Aberdeen University researchers have claimed the use of disinfectants to clean hospitals and prevent the spread of infectious diseases should be regulated in a similar manner to how antibiotics are prescribed.
In a new study, scientists from the university, working in collaboration with Leicester University, focused on specific types of bacteria and their resistances to disinfectants.
The research, led by Dr Karolin Hijazi from the university’s institute of dentistry and Professor Ian Gould, a consultant microbiologist at Aberdeen Royal Infirmary, was designed to help hospitals further understand how infectious illnesses can spread in medical environments.
In particular, the study analysed how the bacteria Staphylococcus epidermis – which is a form of bacteria found on human skin and is considered harmless – can become harmful and resistant to drugs.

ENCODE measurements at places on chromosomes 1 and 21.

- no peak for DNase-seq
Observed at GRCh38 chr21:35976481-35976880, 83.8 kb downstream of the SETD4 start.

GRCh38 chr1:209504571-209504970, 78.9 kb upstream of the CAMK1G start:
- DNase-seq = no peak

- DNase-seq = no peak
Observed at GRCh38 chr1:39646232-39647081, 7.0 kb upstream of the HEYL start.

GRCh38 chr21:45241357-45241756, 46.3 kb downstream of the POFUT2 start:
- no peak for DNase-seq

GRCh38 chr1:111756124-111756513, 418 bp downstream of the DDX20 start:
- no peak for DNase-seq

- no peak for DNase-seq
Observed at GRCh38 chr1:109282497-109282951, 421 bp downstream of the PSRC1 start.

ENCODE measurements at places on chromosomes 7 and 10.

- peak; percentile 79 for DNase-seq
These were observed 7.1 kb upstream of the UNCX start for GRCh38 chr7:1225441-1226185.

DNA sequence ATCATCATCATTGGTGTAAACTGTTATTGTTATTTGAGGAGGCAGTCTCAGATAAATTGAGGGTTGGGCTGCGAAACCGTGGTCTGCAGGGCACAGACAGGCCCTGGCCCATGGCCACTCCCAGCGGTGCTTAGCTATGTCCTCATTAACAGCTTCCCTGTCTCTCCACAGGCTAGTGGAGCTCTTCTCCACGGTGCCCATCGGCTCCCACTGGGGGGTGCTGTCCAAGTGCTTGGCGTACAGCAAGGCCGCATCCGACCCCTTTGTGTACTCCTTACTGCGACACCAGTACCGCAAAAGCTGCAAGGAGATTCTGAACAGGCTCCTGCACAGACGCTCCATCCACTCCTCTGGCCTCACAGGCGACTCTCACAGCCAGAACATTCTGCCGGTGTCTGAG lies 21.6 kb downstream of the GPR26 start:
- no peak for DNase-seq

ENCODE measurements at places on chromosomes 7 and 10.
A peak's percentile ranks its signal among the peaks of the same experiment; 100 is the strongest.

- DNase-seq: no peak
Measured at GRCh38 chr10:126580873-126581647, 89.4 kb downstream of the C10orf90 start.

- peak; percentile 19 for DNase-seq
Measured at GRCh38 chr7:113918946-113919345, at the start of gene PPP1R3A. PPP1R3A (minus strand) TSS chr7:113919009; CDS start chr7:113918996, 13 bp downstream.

Earlier research suggested that in environments with high volumes of disinfectant, such as intensive care units, the otherwise benign bacteria can develop into MRSA.
Professor Gould said: “Our research shows that in environments with a high concentration of disinfectant, this previously harmless bacteria can develop resistance to treatments which are commonly used to treat infection.
“This is potentially a very significant public health issue and highlights the importance of investigating how these bugs can become resistant to disinfectants.”
Their concerns have been highlighted by recent cases of MRSA in several hospitals across Scotland and the rest of Britain. The study comes at the same time as fears increase over the spread of “superbugs” with a heightened immunity to antibiotics.
Dr Hijazi added: “Basically, we are saying that intensive use of the particular disinfectants used in hospitals can contribute to the prevalence of bugs that are resistant to most antibiotics commonly used to treat infections.
“Our results suggest that we need to change the way we think about using disinfectants, particularly in the hospital setting.”